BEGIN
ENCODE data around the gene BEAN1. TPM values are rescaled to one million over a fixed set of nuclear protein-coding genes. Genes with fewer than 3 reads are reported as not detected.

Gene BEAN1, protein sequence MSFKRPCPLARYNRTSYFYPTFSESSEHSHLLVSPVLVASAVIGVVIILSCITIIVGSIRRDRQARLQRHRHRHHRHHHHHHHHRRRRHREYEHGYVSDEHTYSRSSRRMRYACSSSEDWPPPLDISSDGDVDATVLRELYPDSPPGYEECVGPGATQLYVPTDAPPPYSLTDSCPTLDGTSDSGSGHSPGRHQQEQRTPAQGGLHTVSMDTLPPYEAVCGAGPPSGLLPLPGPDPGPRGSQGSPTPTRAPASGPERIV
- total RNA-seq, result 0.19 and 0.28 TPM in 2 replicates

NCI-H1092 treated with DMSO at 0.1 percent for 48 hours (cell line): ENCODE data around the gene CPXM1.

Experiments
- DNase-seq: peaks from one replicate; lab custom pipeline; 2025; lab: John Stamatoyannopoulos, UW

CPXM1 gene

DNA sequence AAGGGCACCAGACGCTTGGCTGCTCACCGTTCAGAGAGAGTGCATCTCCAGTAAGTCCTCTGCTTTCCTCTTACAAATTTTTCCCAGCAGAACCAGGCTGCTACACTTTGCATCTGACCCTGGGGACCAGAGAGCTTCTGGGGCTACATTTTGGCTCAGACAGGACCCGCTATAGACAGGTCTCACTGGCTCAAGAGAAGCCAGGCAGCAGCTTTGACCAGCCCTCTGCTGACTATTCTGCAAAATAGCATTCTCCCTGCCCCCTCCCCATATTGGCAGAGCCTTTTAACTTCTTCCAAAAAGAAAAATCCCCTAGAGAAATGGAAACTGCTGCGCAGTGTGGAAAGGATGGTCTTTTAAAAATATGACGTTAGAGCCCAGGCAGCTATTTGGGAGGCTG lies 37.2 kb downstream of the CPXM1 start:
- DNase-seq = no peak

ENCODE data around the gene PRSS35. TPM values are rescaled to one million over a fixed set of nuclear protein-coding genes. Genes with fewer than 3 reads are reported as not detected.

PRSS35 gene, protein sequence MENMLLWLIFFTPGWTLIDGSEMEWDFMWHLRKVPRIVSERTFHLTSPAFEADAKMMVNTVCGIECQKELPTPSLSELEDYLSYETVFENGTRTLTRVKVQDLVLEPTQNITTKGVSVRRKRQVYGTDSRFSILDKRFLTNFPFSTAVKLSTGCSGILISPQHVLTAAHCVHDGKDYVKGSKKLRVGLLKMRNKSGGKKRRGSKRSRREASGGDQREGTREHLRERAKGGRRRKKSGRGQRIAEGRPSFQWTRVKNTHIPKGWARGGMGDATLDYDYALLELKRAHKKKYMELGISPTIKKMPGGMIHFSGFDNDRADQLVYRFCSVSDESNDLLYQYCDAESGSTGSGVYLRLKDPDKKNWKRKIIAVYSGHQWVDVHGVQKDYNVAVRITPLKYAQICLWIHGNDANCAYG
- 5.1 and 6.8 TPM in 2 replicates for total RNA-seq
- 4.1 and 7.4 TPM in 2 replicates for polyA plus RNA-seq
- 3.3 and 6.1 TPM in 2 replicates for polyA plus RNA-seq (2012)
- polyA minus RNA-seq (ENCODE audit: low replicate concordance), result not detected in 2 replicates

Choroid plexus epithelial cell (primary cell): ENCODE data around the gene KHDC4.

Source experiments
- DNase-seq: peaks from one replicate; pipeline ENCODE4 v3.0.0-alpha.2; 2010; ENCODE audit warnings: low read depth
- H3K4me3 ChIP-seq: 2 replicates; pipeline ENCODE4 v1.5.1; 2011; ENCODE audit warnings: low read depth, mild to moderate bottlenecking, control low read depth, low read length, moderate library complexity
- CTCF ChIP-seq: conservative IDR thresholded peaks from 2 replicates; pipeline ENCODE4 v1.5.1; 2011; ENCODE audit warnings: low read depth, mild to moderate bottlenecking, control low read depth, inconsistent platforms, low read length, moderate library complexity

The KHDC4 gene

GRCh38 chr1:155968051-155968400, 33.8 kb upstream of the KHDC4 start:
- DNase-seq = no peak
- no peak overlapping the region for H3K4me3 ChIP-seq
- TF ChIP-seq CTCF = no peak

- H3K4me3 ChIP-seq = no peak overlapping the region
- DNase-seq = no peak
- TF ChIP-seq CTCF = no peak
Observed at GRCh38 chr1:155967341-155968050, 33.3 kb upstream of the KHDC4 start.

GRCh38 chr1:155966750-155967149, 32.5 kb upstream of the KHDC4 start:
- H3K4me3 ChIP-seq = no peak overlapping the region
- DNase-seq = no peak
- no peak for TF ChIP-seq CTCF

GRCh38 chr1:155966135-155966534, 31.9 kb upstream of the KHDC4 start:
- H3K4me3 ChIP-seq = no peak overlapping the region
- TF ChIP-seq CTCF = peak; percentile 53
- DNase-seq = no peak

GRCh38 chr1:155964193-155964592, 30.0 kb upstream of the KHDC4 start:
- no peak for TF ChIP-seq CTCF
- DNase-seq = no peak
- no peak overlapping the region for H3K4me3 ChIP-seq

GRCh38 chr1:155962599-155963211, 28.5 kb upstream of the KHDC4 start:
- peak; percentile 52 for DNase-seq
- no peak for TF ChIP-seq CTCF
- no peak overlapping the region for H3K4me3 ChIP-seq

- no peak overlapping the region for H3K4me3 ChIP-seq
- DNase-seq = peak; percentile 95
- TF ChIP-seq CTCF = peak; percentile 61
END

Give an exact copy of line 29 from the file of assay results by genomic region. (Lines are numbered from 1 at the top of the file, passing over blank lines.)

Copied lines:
Observed at GRCh38 chr1:155967341-155968050, 33.3 kb upstream of the KHDC4 start.